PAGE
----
Sunday, July 22, 2012

Pajama Day

As my friend Patti says, today is a pajama day.

The PNWA conference was exhausting. I tried to absorb everything, and it was just overwhelming.  I learned a lot, and for me, was very happy that the conference this year was slanted more toward established writers (I didn't say published) and toward e-pubbing.

Besides the two 90-minute, speed-dating-style pitch sessions, I attended sessions on "Writer as Marketer", writing legalities (you know, stuff about copy-rights, etc), "Backstory Bedlam", on the difference between romance and women's fiction (and yes there is a very gray area and a bazillion sub-genres in each), and Donald Maass' "Writing 21st Century Fiction".  I took copious notes in each session.

I got a 50% hit rate from agents.  All of the agents were nice, and what I mean is that they were having long days and could have basically been giving people the bums' rush, but they didn't.  They were kind and tried, at least the ones I spoke with, to let me down easy. Two of my rejections said, basically, too complicated, and one said she didn't like witches. After speaking with her, I began my pitch with how do you feel about witches?  The other three agents requested pages sent, although one wants me to hire a copy-editor and reduce the number of words for 110K to 85K before sending her my manuscript.  That's a lot of work for a potential contract.  I plan on sending the other two the pages they requested and see what happens.  And yes, I know my novel still needs to be cut down (and still needs a title), but I would like to work with the agent/editor to see what they would like removed before I hire someone to dissect my novel.  The copy-editor that I hire could be on the wrong track completely.
I also met both established and burgeoning authors from around the country -- yes, mostly from the Pacific Northwest where in winter, certain types of people have two choices: write or drink.  That was a comment, unfortunately not mine, in response to why the Pacific Northwest has so many authors.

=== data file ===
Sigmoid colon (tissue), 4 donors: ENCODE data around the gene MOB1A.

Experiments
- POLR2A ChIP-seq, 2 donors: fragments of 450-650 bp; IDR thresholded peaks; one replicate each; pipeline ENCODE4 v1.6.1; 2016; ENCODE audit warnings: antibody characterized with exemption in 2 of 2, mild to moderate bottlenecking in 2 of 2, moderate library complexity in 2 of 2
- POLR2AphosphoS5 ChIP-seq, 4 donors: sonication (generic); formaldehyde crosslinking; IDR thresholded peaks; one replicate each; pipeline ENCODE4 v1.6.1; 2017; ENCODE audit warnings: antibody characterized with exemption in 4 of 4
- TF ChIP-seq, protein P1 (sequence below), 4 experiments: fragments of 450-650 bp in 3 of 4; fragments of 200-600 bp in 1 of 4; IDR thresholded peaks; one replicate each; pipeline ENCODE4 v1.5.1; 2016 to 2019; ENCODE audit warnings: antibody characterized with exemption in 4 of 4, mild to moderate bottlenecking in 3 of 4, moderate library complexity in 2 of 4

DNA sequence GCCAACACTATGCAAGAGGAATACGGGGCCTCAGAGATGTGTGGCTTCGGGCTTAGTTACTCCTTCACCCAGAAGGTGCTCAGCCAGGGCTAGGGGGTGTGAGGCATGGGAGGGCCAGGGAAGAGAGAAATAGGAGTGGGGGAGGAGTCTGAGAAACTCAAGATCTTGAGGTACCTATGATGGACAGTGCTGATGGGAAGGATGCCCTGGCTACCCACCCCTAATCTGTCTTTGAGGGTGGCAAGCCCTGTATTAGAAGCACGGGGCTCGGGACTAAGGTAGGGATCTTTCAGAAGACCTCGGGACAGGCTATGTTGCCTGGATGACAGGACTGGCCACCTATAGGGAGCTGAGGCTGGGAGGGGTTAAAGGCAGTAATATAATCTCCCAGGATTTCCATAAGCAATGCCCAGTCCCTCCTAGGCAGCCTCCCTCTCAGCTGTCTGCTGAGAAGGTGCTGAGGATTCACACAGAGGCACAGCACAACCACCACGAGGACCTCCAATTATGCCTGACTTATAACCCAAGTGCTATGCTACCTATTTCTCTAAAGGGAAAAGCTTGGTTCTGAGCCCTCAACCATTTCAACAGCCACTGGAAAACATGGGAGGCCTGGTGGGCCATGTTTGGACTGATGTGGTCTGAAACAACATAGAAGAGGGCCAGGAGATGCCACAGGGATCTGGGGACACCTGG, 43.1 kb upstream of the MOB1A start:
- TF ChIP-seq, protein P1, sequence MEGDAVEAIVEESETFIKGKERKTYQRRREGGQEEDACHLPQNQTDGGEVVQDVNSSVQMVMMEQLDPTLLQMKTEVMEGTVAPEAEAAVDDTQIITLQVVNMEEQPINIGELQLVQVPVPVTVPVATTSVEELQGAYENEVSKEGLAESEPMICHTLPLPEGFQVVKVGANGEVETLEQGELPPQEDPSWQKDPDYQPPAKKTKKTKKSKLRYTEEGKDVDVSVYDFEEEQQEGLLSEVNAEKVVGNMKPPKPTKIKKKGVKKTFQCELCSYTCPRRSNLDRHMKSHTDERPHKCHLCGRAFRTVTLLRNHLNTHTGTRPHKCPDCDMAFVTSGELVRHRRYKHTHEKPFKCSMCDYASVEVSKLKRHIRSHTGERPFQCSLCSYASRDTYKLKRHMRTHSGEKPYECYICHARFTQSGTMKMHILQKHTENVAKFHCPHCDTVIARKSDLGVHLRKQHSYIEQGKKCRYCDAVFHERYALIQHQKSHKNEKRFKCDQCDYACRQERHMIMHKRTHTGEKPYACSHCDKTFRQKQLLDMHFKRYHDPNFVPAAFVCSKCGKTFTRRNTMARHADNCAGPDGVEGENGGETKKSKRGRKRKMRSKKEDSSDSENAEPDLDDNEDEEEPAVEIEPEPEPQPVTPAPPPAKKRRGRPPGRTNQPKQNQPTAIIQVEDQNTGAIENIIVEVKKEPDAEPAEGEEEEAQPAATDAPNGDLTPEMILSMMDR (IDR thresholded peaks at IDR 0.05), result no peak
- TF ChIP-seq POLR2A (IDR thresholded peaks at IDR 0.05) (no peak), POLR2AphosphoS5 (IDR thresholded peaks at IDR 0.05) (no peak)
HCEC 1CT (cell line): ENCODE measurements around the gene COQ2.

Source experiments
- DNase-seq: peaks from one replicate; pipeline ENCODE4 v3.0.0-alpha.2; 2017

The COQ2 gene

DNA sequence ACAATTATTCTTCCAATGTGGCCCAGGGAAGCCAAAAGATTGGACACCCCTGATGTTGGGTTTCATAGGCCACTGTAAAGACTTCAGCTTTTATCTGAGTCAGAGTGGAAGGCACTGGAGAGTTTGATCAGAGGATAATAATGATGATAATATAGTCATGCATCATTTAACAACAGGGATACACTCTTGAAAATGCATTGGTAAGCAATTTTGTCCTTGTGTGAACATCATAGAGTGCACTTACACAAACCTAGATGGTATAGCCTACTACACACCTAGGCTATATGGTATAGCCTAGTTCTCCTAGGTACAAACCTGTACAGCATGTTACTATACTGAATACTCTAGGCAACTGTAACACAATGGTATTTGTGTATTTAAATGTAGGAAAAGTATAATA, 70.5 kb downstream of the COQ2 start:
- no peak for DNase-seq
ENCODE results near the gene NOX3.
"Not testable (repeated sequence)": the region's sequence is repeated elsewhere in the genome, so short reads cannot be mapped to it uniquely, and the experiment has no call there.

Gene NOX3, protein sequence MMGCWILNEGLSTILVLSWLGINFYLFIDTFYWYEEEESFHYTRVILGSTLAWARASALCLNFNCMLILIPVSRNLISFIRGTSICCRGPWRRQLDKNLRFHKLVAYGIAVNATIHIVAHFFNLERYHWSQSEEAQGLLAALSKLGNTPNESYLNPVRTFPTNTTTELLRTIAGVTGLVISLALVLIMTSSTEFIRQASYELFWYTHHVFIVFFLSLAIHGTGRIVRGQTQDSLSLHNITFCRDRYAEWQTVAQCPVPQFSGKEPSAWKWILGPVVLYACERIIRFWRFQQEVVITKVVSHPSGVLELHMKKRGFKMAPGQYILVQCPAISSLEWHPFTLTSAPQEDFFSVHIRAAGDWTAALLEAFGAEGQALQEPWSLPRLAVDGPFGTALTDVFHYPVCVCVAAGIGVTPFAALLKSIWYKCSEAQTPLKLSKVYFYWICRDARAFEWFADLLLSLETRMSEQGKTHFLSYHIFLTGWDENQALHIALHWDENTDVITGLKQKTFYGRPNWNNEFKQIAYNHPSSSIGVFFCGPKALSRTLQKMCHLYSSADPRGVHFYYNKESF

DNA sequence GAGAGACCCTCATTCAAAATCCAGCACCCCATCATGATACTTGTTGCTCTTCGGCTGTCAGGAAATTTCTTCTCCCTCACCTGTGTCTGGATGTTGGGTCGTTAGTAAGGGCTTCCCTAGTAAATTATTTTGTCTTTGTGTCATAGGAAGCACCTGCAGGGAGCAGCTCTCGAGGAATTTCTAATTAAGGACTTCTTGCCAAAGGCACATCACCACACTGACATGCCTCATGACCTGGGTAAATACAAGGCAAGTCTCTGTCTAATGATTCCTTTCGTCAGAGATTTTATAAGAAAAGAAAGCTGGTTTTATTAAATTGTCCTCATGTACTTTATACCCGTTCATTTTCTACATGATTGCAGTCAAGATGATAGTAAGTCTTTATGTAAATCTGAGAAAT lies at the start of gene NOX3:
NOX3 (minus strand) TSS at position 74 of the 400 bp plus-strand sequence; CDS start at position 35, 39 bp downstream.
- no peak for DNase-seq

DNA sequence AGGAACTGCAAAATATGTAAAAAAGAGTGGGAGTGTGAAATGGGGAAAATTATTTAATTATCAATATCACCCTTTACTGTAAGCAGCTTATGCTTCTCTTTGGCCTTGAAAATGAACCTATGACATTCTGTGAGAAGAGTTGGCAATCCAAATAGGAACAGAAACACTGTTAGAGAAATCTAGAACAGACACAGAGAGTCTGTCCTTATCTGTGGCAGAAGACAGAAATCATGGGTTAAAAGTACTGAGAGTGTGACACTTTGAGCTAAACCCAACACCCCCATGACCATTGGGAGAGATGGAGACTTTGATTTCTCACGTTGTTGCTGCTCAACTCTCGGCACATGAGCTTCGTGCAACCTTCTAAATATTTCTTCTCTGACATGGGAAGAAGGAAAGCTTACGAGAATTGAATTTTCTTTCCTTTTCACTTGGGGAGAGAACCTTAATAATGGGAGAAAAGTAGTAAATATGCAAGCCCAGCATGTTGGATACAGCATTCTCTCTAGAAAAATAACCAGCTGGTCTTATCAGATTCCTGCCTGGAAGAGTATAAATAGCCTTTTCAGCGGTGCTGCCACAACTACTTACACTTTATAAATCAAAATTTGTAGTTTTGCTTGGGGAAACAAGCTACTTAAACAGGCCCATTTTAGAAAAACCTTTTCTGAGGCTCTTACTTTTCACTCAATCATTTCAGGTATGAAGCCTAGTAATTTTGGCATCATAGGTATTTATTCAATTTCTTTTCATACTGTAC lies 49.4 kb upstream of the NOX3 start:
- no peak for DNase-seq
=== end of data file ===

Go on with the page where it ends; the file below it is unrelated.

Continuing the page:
I re-connected with past writing friends and made some new ones.

And no, I didn't win either 1st or 2nd place in the literary contest.  If I had, I'm pretty sure that the headline of this post would have read: I won, I won, I won.  But that won't stop me. In fact, being chosen as finalist was the push I needed, was my way of understanding that my friends aren't just being kind when they say I've turned into a good writer.  My friend Ken said to remember that Stephen King never won any awards.  I don't know if that's strictly true, but it make me feel better, because I love King's writing.  I only wish I could do character development half as good as he does.

My friends -- Mike, Kathleen, and Patti -- attended the award dinner with me.  The picture posted is a little blurry.  Not sure if it was the camera or if we were blurry.  After the last session on the day yesterday, we met early and had a tailgate party in the parking garage. While some guy and girl were rehearsing (yes, in the parking garage), he on banjo while she sang, we toasted to my success and to our friendship with 15-year old Kirkland (Macallan) Scotch out of the back of my Mini Cooper, from of the "Mini Bar".  And then toasted again, just because the scotch was so good.

I have a good life and good friends.  And now proof that I'm a good writer.  Enough said, for now.

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